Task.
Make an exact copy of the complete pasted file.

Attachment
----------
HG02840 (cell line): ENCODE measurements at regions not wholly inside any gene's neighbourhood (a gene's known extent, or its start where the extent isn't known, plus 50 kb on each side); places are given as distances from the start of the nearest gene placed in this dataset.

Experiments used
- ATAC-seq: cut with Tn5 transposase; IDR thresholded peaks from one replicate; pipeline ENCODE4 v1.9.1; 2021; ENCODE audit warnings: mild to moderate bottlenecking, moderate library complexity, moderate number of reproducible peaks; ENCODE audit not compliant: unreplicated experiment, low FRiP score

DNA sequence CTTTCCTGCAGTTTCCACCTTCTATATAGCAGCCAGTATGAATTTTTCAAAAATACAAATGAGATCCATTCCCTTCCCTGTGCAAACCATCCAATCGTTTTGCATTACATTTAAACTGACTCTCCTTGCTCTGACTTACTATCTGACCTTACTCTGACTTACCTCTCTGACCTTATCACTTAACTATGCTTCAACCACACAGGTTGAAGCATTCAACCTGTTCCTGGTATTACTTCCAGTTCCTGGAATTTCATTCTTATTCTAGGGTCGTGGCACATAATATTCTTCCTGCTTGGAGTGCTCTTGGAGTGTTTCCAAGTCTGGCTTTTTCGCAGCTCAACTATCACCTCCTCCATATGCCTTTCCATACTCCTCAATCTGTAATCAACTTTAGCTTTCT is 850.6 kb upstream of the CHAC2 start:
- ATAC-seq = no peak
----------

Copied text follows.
HG02840 (cell line): ENCODE measurements at regions not wholly inside any gene's neighbourhood (a gene's known extent, or its start where the extent isn't known, plus 50 kb on each side); places are given as distances from the start of the nearest gene placed in this dataset.

Experiments used
- ATAC-seq: cut with Tn5 transposase; IDR thresholded peaks from one replicate; pipeline ENCODE4 v1.9.1; 2021; ENCODE audit warnings: mild to moderate bottlenecking, moderate library complexity, moderate number of reproducible peaks; ENCODE audit not compliant: unreplicated experiment, low FRiP score

DNA sequence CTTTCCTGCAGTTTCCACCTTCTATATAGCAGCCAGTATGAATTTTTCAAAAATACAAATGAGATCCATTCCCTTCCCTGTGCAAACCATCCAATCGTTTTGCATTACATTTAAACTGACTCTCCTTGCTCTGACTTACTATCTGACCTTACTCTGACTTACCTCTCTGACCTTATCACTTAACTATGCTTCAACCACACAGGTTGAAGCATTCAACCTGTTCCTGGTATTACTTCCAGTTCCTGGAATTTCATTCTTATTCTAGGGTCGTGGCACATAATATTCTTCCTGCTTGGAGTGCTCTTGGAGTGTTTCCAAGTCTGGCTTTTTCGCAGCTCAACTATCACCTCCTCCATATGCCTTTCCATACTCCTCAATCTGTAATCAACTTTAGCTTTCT is 850.6 kb upstream of the CHAC2 start:
- ATAC-seq = no peak